Again, I looked at my production plan and looked at steps 5 and 6 to see what I had to do to make the arm mechanism. I started off by cutting a shaft out of 13mm (½”) thick bar of aluminium into two 100mm length pieces and one 30mm piece with a hacksaw. To clean up the edges I turned the ends on a lathe and the drilled a 3.3mm hole in the middle of one of the sides on one of the 100mm pieces and another hole on one of the sides of the 30mm piece. I only drilled 100mm down so I could tap it, I drilled it using the lathe to get the perfect centre. I also cut out four 40mm pieces out of a 3mm silver steel rod for the base mechanism.
Milling- I looked at step 5 to make the joints perfectly straight and smooth I used a milling machine. I put my pieces that I needed to cut in a machine vice with small parallel plates in (so the bar did not move); I turned on the machine with my piece directly perpendicular to the drill piece. I turned the X-axis handle wheel to mill off the top, then I brought the table back to it first place, then I used the Z-axis handle wheel to make the bench go up and turned the X-axis handle again. I did this until I thought I milled up to the right part. I used a micrometre to see the thickness to make sure it was exactly half way (6.5mm). The milling machine was good because the Z handle wheel was labelled every 0.1mm so I could mill up to accurate points.
Finishing the shaft- To make the edges of the shaft round I first marked out the round edge but using another piece and then I used a file to round it.
Finishing the base- I used steps 7 and 8 for this section. I marked out 20mm lines on the edges directly in the centre of each side with an engineers square, engineers rule and a scribe. I put it in the vice (with soft jaws so it would not deform) and cut to the right point with a 3 blade hack saw. Then I marked out the middle of the base with a combination square (it did 45 degrees lines) and marked it with a centre punch. I secured the piece with a G-clamp on the pillar drill table and I used a 4mm drill bit to get a hole through; I then counter-sunk it. I then marked out 5mm from each side of my plus and drilled 3mm holes through each of the sides.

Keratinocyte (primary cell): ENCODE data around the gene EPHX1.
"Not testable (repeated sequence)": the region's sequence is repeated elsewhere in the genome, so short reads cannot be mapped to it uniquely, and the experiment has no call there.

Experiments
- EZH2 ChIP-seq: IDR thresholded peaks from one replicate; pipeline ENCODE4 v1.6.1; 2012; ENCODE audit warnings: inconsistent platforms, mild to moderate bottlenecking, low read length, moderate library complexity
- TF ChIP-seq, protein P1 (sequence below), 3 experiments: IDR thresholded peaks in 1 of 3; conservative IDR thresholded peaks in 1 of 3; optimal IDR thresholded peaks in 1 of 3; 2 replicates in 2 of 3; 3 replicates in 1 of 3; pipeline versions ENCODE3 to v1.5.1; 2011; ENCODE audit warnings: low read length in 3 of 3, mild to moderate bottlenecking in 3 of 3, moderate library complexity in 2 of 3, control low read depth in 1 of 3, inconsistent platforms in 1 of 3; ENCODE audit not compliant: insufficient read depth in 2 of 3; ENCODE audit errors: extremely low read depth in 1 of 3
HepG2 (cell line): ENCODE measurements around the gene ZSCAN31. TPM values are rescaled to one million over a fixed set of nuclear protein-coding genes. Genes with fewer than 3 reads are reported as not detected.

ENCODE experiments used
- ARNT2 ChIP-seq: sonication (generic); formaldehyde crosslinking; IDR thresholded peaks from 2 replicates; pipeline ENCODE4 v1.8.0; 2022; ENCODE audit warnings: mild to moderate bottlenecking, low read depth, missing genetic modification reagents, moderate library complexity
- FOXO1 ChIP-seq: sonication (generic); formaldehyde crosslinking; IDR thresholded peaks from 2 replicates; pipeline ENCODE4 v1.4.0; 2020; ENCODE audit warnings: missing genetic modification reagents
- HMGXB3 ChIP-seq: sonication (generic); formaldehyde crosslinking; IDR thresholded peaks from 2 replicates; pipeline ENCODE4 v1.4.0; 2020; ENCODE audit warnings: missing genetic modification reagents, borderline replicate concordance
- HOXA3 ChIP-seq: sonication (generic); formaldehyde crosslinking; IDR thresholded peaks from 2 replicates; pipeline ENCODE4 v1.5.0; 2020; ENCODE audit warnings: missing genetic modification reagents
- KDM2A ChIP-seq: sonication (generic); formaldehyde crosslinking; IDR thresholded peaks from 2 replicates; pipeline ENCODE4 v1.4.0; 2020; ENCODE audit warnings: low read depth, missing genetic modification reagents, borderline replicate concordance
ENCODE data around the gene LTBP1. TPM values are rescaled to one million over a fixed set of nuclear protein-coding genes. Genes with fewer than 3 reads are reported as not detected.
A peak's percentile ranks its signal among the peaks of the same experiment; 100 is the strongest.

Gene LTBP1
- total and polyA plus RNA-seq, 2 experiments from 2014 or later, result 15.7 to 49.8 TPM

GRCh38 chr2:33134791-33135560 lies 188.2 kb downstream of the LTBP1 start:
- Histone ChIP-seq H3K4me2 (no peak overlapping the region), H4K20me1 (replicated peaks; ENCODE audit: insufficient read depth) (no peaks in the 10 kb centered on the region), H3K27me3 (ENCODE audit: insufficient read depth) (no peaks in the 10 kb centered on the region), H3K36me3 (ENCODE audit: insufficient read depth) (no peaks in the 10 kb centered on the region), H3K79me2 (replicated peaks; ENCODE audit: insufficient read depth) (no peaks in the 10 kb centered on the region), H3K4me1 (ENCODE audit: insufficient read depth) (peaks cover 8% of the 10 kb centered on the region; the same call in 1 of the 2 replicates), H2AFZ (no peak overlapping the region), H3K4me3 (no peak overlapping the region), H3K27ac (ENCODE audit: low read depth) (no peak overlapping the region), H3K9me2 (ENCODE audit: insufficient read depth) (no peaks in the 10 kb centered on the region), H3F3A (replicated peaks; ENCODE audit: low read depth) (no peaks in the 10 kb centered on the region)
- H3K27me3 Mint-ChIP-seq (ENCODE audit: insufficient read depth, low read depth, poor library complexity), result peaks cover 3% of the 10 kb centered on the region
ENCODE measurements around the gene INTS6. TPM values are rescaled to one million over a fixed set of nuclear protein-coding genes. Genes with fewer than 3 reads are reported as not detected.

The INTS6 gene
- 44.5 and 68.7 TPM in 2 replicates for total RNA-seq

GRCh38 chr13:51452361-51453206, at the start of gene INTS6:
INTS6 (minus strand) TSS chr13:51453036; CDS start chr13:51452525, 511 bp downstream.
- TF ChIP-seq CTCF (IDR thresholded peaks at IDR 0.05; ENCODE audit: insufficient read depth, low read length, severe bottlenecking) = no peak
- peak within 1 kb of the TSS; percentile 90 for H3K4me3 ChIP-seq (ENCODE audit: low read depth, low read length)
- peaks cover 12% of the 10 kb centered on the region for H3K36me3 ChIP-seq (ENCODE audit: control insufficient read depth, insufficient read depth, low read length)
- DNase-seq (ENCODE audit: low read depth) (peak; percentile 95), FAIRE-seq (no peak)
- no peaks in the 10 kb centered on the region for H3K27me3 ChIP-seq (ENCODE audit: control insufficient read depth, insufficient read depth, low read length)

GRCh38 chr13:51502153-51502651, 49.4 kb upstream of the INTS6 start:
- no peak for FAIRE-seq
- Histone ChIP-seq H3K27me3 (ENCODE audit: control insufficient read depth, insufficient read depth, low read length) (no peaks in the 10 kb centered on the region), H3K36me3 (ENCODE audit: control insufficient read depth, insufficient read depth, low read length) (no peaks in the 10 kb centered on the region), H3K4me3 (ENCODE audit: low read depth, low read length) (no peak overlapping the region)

Final assembly- My production plan indicated me to look at step 9 for this part. I put everything together using a flat head screwdriver to put the screws in and I used normal nuts to keep everything together and I used wingnuts for the arm mechanism.
Tapping and threading- I used an M4 tap with a tap wrench to tap the screw holes in two of the bars. What I did was turn the tapping bit in the piece directly downwards (while it was in a vice with soft jaws so it wouldn’t deform). I made sure I went directly down and I did not wobble the bit by keeping my thumbs in the middle and turning the wrench. I turned 360 clockwise then 180 back anti-clockwise so the trace was perfect. I the used a file to smooth the edges of the 3mm rods and did the same with a thread (a thread die and thread wrench) by turning the wrench and making a thread so a nut would be able to go on the end.
Participated in the
Epilog Contest 8